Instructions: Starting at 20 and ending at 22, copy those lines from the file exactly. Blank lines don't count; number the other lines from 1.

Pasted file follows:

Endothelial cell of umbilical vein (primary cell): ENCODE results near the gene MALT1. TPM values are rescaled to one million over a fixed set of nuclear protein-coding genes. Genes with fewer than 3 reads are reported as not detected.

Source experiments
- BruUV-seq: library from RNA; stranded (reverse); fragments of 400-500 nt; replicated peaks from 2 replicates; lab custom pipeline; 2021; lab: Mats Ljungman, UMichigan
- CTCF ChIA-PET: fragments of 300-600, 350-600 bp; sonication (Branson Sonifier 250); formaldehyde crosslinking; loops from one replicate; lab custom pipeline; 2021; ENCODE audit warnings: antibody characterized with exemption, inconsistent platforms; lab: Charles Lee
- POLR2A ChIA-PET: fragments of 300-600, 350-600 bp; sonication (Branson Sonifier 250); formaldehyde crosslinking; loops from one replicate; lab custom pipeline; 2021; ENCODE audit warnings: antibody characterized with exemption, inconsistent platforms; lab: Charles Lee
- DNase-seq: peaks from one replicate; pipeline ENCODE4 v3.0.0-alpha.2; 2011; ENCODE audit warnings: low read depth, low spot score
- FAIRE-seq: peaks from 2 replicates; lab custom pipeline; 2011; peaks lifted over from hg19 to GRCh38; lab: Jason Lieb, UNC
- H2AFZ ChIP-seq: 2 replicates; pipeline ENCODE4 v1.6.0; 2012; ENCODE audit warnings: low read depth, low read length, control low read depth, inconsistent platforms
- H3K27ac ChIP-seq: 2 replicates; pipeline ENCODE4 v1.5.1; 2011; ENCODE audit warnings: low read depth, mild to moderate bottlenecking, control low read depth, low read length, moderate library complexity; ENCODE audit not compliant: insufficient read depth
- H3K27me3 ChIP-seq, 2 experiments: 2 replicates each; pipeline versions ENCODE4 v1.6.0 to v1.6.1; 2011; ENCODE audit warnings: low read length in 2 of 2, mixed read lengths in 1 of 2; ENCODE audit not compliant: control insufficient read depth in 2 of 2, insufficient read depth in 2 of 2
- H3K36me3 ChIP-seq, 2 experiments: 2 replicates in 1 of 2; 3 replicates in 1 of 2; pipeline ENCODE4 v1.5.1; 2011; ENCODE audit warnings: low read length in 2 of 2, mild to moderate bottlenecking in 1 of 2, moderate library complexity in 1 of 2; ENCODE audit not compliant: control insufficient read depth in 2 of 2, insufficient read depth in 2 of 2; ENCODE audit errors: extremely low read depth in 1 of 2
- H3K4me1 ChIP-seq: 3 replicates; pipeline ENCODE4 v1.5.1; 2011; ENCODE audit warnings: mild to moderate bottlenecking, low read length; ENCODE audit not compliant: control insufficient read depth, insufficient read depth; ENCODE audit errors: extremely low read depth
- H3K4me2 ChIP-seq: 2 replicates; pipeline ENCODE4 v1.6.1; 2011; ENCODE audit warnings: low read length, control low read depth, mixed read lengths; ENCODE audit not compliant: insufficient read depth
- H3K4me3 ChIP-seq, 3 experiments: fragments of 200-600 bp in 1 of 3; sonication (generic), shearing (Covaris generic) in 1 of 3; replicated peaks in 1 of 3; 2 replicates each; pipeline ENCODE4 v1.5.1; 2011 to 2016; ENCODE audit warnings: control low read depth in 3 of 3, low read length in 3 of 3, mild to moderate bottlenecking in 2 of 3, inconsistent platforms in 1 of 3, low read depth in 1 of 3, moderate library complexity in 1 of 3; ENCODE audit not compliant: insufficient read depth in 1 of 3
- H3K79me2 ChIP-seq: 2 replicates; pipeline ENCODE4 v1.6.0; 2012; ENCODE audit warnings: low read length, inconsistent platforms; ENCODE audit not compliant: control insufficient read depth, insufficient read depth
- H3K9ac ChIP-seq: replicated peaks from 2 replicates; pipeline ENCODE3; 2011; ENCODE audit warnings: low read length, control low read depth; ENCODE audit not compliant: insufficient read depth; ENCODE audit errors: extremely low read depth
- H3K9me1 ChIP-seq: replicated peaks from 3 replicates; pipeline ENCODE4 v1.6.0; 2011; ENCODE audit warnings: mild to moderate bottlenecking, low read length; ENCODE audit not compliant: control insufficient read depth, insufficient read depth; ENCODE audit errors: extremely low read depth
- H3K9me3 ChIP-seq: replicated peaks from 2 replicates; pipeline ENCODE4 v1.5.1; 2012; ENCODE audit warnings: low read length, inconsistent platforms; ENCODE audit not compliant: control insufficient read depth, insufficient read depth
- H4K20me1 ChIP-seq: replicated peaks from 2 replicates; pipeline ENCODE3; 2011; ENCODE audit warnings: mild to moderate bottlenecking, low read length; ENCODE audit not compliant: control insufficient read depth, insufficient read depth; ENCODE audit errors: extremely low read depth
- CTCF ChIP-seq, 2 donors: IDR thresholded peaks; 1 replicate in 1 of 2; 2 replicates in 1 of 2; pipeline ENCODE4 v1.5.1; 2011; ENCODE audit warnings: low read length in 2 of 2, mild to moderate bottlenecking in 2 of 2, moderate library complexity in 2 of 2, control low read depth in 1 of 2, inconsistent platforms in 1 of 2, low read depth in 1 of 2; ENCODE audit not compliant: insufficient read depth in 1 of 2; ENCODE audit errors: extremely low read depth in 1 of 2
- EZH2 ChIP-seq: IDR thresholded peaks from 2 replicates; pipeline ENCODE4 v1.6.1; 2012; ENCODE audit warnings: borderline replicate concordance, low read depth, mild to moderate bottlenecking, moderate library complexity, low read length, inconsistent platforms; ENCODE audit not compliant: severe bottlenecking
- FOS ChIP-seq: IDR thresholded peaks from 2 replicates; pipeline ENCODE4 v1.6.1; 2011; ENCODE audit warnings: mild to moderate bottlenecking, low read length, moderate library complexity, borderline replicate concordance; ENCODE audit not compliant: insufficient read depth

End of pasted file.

- CTCF ChIP-seq, 2 donors: IDR thresholded peaks; 1 replicate in 1 of 2; 2 replicates in 1 of 2; pipeline ENCODE4 v1.5.1; 2011; ENCODE audit warnings: low read length in 2 of 2, mild to moderate bottlenecking in 2 of 2, moderate library complexity in 2 of 2, control low read depth in 1 of 2, inconsistent platforms in 1 of 2, low read depth in 1 of 2; ENCODE audit not compliant: insufficient read depth in 1 of 2; ENCODE audit errors: extremely low read depth in 1 of 2
- EZH2 ChIP-seq: IDR thresholded peaks from 2 replicates; pipeline ENCODE4 v1.6.1; 2012; ENCODE audit warnings: borderline replicate concordance, low read depth, mild to moderate bottlenecking, moderate library complexity, low read length, inconsistent platforms; ENCODE audit not compliant: severe bottlenecking
- FOS ChIP-seq: IDR thresholded peaks from 2 replicates; pipeline ENCODE4 v1.6.1; 2011; ENCODE audit warnings: mild to moderate bottlenecking, low read length, moderate library complexity, borderline replicate concordance; ENCODE audit not compliant: insufficient read depth